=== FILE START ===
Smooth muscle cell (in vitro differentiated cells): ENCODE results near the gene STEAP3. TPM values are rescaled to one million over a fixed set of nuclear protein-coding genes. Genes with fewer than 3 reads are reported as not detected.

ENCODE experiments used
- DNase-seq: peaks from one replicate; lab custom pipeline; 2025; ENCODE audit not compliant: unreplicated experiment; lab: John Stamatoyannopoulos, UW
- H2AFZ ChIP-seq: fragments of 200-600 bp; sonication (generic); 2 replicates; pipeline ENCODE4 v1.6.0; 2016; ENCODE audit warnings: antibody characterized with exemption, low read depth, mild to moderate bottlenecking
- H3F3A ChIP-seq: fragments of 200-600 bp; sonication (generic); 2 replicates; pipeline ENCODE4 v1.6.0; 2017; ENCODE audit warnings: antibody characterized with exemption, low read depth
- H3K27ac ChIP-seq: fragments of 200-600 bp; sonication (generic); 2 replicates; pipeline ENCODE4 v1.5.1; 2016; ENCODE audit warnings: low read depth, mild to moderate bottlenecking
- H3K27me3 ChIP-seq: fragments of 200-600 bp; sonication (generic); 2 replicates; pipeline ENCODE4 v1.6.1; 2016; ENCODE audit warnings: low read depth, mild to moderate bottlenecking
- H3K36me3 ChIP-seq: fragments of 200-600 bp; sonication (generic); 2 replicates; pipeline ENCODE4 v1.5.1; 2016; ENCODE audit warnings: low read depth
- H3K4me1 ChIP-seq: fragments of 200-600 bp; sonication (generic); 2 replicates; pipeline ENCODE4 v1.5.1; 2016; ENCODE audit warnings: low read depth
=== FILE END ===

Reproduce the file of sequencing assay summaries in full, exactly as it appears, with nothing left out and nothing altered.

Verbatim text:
Smooth muscle cell (in vitro differentiated cells): ENCODE results near the gene STEAP3. TPM values are rescaled to one million over a fixed set of nuclear protein-coding genes. Genes with fewer than 3 reads are reported as not detected.

ENCODE experiments used
- DNase-seq: peaks from one replicate; lab custom pipeline; 2025; ENCODE audit not compliant: unreplicated experiment; lab: John Stamatoyannopoulos, UW
- H2AFZ ChIP-seq: fragments of 200-600 bp; sonication (generic); 2 replicates; pipeline ENCODE4 v1.6.0; 2016; ENCODE audit warnings: antibody characterized with exemption, low read depth, mild to moderate bottlenecking
- H3F3A ChIP-seq: fragments of 200-600 bp; sonication (generic); 2 replicates; pipeline ENCODE4 v1.6.0; 2017; ENCODE audit warnings: antibody characterized with exemption, low read depth
- H3K27ac ChIP-seq: fragments of 200-600 bp; sonication (generic); 2 replicates; pipeline ENCODE4 v1.5.1; 2016; ENCODE audit warnings: low read depth, mild to moderate bottlenecking
- H3K27me3 ChIP-seq: fragments of 200-600 bp; sonication (generic); 2 replicates; pipeline ENCODE4 v1.6.1; 2016; ENCODE audit warnings: low read depth, mild to moderate bottlenecking
- H3K36me3 ChIP-seq: fragments of 200-600 bp; sonication (generic); 2 replicates; pipeline ENCODE4 v1.5.1; 2016; ENCODE audit warnings: low read depth
- H3K4me1 ChIP-seq: fragments of 200-600 bp; sonication (generic); 2 replicates; pipeline ENCODE4 v1.5.1; 2016; ENCODE audit warnings: low read depth